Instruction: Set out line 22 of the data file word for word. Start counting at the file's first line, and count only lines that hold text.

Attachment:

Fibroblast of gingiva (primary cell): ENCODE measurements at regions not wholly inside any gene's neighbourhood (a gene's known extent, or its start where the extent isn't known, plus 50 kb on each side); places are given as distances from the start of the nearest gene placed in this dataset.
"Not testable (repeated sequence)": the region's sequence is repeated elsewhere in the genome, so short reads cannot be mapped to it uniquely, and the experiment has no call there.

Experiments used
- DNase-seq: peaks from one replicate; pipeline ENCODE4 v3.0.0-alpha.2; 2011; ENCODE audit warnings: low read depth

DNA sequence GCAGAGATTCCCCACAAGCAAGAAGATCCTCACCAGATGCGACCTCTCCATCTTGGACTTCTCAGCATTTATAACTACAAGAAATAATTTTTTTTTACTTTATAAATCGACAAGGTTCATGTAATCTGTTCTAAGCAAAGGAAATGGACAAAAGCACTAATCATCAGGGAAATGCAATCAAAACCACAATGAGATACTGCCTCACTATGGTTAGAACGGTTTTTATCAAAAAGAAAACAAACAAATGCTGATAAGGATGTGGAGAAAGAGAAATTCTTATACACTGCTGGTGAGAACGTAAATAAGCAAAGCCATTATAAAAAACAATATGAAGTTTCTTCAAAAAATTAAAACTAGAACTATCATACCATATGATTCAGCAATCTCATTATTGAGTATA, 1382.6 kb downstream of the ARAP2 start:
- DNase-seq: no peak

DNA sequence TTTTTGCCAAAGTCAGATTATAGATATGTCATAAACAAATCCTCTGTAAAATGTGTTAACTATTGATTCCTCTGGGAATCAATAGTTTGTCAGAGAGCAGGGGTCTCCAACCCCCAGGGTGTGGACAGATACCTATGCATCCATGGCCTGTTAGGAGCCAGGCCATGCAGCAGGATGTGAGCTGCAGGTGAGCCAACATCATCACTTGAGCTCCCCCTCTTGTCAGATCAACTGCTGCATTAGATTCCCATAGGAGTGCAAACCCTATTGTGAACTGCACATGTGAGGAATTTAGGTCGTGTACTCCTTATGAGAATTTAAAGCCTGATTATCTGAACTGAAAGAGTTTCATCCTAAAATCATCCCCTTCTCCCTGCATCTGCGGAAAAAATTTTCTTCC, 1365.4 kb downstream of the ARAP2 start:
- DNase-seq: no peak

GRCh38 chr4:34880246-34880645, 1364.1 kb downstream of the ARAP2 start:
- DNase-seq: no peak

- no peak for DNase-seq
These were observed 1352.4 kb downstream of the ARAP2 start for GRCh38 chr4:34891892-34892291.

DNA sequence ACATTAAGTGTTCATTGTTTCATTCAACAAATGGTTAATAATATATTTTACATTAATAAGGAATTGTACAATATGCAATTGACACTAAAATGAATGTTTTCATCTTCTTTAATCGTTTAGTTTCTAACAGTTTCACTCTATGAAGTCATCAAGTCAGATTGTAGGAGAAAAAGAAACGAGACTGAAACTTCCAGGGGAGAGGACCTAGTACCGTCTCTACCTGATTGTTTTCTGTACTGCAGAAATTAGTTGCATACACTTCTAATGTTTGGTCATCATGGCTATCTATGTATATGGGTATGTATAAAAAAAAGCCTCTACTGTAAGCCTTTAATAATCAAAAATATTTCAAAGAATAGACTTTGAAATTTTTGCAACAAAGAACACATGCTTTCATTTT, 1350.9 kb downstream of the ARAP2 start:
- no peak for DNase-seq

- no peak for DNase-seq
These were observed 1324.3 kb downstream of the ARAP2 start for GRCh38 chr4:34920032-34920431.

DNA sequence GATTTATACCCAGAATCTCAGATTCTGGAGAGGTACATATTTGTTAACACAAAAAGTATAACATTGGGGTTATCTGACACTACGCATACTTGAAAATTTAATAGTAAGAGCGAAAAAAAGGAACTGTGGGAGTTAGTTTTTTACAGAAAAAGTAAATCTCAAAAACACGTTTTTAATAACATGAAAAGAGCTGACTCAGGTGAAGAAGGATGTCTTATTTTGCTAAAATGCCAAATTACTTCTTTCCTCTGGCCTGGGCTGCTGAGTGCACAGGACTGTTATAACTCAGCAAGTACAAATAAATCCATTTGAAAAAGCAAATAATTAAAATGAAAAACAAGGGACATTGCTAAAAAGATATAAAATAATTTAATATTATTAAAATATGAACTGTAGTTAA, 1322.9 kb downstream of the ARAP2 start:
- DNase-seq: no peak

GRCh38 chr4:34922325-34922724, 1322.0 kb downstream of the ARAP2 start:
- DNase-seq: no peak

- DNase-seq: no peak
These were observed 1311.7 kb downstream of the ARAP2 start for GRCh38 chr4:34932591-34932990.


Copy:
These were observed 1311.7 kb downstream of the ARAP2 start for GRCh38 chr4:34932591-34932990.